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When a shipwreck separates siblings Viola and Sebastian in a foreign land, both think the other is dead and embarks on a series of romantic misadventures.
Top Customer Reviews
No member disappoints and each one excels in their own right. Helena Bonham Carter, queen of period films, plays an astounding Olivia with excellent timing. Imogen Stubbs, whom I've only seen play a small role in Sense and Sensibility, exceeds all expectations set for her in the role of Viola. And Ben Kingsley (yes, Ghandi), reminds us of his Royal Shakespeare Company roots as a multi-dimensional Feste.
The score, unhappily available on CD (albeit Kingley's "The Wind and the Rain" is available on the CD collection "If Music Be the Food of Love: Shakespeare at the Movies"), is breathtaking and well-done, particularly for a play that includes so much music as a stage performance. It corrolates perfectly with the lush settings (often involving romantic sea-scapes and Victorian manor houses) and costumes.
Perhaps the biggest disappointment about this film is that it's not available on DVD. However, it alone is reason enough for me to keep my VCR.
The story centers around two twins, Viola (Imogen Stubbs in a star-making performance) and Sebastian (Stephen Makintosh), who are shipwrecked and separated at sea, each fearing the other is dead. Viola washes up on the shore of a hostile country and disguises herself in her brother's clothes to avoid capture and keep his memory alive. The other two main characters, Olivia (Helena Bonham Carter), and Orsino (Toby Stephens), are similarly troubled. Olivia mourns her own brother's recent death and Orsino suffers passionate unrequited love for Olivia, who refuses to see him.
Viola's male alter ego, Cesario, winds up in Orsino's court, becomes his best friend, and (here's the rub) romantic emissary to Olivia. What follows is a hilarious and poignant farce in which Olivia falls in love with Orsino's messenger, Cesario (Viola) who, under her disguise, is desperately in love with Orsino.Read more ›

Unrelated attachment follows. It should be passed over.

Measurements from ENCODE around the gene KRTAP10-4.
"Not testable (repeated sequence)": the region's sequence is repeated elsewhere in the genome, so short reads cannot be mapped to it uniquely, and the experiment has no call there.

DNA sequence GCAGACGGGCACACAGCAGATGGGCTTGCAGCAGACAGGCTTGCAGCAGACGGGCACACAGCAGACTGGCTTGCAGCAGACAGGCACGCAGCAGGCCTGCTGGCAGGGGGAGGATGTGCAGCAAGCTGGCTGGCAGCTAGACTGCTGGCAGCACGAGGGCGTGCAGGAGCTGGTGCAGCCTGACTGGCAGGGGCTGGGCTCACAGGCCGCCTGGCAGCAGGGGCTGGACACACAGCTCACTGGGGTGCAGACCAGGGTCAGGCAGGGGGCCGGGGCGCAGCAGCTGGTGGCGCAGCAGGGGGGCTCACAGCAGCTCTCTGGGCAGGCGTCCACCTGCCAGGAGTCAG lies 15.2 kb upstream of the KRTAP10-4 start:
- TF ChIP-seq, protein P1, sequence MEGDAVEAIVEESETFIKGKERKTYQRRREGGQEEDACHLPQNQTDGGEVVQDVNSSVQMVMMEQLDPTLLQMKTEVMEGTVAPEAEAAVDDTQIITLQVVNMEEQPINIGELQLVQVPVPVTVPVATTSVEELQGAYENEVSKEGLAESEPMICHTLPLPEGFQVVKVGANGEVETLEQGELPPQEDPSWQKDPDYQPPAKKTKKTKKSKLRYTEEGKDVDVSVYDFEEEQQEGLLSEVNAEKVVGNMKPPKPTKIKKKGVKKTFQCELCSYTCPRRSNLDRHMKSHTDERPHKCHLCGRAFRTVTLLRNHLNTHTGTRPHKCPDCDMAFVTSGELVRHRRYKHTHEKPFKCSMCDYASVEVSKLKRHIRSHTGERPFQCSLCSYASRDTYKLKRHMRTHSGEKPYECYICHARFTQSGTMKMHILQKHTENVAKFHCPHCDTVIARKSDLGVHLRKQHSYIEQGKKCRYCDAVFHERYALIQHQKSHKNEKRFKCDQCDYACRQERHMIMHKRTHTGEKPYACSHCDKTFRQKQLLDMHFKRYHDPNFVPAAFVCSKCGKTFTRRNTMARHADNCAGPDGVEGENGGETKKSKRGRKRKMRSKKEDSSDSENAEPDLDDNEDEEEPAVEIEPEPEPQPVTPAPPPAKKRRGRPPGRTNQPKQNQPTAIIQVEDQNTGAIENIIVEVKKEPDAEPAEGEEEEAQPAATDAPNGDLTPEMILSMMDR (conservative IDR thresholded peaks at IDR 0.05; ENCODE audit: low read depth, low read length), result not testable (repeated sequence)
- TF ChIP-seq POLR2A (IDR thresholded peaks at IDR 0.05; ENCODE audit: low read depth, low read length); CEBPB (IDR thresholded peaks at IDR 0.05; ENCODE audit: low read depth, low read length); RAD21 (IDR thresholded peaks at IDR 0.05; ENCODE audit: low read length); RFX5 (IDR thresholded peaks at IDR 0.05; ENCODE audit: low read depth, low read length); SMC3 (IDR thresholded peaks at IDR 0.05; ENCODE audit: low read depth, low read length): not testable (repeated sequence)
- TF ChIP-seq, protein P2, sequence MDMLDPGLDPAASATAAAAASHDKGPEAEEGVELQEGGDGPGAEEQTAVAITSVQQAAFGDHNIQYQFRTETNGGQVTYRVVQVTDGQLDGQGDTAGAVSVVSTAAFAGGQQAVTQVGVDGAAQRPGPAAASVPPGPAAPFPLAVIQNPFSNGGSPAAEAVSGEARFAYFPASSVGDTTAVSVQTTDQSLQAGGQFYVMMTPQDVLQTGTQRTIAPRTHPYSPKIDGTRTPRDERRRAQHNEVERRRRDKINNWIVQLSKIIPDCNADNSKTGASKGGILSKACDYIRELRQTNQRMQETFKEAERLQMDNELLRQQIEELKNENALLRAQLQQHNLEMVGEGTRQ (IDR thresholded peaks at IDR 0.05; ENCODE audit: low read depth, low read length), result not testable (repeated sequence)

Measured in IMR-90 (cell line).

Director Trevor Nunn set this Shakespeare play in the Victorian era, and his adaptation is overflowing with talent - Imogen Stubbs (Viola) shows herself to be a versatile actress who can brilliantly play this complex lead with ease! Also notable were Nigel Hawthorne (Malvolio), Toby Stephens (Orsino), Helena Bonham Carter (wonderful as Olivia, although I'd expected it as I've never seen her performances as anything less), Richard E. Grant (Sir Andrew Aguecheek), and Imelda Staunten (Maria) -- and Ben Kingsley (the fool, Feste) did such a magnificent job - and, incidently, he sings superbly - he would easily have stolen the show if it weren't for the flawless performances of the entire cast!
I had to give it four stars instead of five because it was very hard to follow what was being spoken much of the time. I actually had to pull out my "Riverside Shakespeare" to follow what was being said. Much of this movie is verbatim directly from the play itself - which I must say endears it further into my heart.
In the midst of a summer where, at least here in my little realm of the earth, it "raineth every day," a movie such as this eases the doldrums. This movie is a delight!
Imogen Stubbs is a delightful (and plausibly male) Viola, disguised as Cesario, who must act as a go-between for Orsino (an incredibly handsome Toby Stephens) and Olivia (Helena Bonham-Carter, who looks as if she has stepped out of a pre-Raphaelite painting). The scenes between Viola and Orsino, as she is falling in love with him and he is most definitely attracted to his young "man" and emissary, are fraught with a palpable sexual tension (A similar dynamic may well have been present in the original production when the audience knew that a boy was playing the part of a girl playing the part of a boy. Trevor Nunn conveys the ambiguity of gender with subtle artistry). Viola and her twin brother Sebastian look reasonably enough alike so that the audience can easily suspend its disbelief and, along with the characters, enjoy the confusion of "Which one is Sebastian?."
The production is reinforced by an ensemble cast.Read more ›
Most Recent Customer Reviews
Badly bowdlerized version of great comedy. Scenes shortened and out of order important speeches cut off. Trevor Nun should be ashamedPublished 1 day ago by G. D.
I enjoyed the show very much. The actors and actresses made it a movie that was worthwhile to watch. Funny and touching in its simplicity, yet entertaining. Read morePublished 9 days ago by Karen Cammack
Boring. Only watched it because my British Literature class required it.Published 20 days ago by JMichelle
Perhaps the best film ever made of this play. The director was artistic director at the Royal Shakespeare Company, and he keeps the action moving. Read morePublished 24 days ago by HANNAH S MIYAMOTO
Brilliant. The performances are all spot on. The little easter egg touches in this Victorian setting of Twelfth Night are delightful - Sebastian consulting a copy of Baedeker's... Read morePublished 1 month ago by Lithias
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